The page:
“A-Caroling We Go!”
Holiday songs are without a doubt incredibly popular year after year, and some songs have remained classics for decades. Several of this year’s new holiday titles are centered around many of these familiar songs. Several Christmas carols have been reimagined as picture books. Silent Night by Brigitte Weninger, illus. by Julie Wintz-Litty provides the history of this world-famous carol. The Little Drummer Boy by Bernadette Watts is a beautiful retelling based on the beloved Christmas song, while Duke Ellington’s Nutcracker Suite by Anna Harwell Celenza, illus. by Don Tate and The Dance of the Realms by Calliope Glass, illus. by Marco Bucci both pay tribute to Tchaikovsky’s Nutcracker. And several board books continue the theme as well. Christmas Songs illus. by Abigail Dela Cruz, Frosty the Snowman by Jack Rollins and Steve Nelson, illus. by Lisa Reed, Hanukkah by Allan Morey, illus. by Luke Séguin-Magee, and Away in a Manger: A Christmas Story are all based on songs which manage to capture the spirit of the holidays. Why not check out a few and sing along!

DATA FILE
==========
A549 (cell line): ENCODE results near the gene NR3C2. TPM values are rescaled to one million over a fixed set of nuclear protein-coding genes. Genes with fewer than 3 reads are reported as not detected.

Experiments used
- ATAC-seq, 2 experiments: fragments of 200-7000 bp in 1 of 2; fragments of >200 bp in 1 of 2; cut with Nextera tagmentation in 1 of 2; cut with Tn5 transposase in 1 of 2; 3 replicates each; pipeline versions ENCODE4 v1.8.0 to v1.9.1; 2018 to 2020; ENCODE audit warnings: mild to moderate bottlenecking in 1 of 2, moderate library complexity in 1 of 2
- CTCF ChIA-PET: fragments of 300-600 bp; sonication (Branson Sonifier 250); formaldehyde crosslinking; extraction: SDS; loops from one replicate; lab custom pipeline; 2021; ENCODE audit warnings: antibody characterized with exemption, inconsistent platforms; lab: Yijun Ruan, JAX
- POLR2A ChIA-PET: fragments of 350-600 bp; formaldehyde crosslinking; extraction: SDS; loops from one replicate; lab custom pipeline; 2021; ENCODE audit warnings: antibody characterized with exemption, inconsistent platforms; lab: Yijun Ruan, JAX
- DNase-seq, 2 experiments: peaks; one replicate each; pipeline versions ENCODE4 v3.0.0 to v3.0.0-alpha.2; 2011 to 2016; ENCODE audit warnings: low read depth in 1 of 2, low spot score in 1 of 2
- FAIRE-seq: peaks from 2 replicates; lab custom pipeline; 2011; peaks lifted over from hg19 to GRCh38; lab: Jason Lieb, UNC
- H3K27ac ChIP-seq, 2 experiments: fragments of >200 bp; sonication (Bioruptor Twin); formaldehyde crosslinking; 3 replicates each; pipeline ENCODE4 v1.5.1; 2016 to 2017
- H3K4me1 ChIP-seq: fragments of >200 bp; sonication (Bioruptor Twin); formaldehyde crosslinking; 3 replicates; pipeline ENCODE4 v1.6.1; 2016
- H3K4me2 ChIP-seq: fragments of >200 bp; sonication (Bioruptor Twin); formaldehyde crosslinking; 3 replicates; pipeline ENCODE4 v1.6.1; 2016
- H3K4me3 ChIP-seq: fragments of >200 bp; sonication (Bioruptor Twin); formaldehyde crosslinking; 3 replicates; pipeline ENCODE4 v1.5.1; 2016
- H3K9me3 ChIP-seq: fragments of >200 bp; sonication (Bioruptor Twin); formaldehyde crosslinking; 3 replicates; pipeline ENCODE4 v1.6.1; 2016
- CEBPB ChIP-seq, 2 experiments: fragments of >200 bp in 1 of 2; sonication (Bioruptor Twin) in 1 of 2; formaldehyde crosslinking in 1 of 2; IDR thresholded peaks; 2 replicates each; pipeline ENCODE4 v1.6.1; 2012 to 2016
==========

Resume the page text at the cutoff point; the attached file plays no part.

A Wynk, a Blynk, and a Nod to New Holiday Books
All-of-A-Kind Family Hanukkah by Emily Jenkins, illus. by Paul O. Zelinsky
This picture book captures the charm of the middle grade series by Sydney Taylor, All-of-a-Kind Family. Five sisters prepare to celebrate Hanukkah, but is four-year-old Gertie too young to help? Zelinsky’s artwork and use of perception draws readers into the story.
The Broken Ornament by Tony DiTerlizzi
When Jack accidentally breaks a keepsake ornament, his greed turns to understanding as he learns about the true spirit of Christmas.
The Cat Who Ate Christmas by Lil Chase, illus. by Thomas Docherty
After the children have gone to bed, Jingle the cat destroys the decorations, opens the presents, and knocks over the tree. Is Christmas ruined or will his family come to realize what really matters on Christmas Day.
Christmas Cookie Day! by Tara Knudson, illus. by Pauline Siewert
This new board book celebrates the beloved tradition of making Christmas treats.
Christmas: From Solstice to Santa by Nikki Tate and Dani Tate-Stratton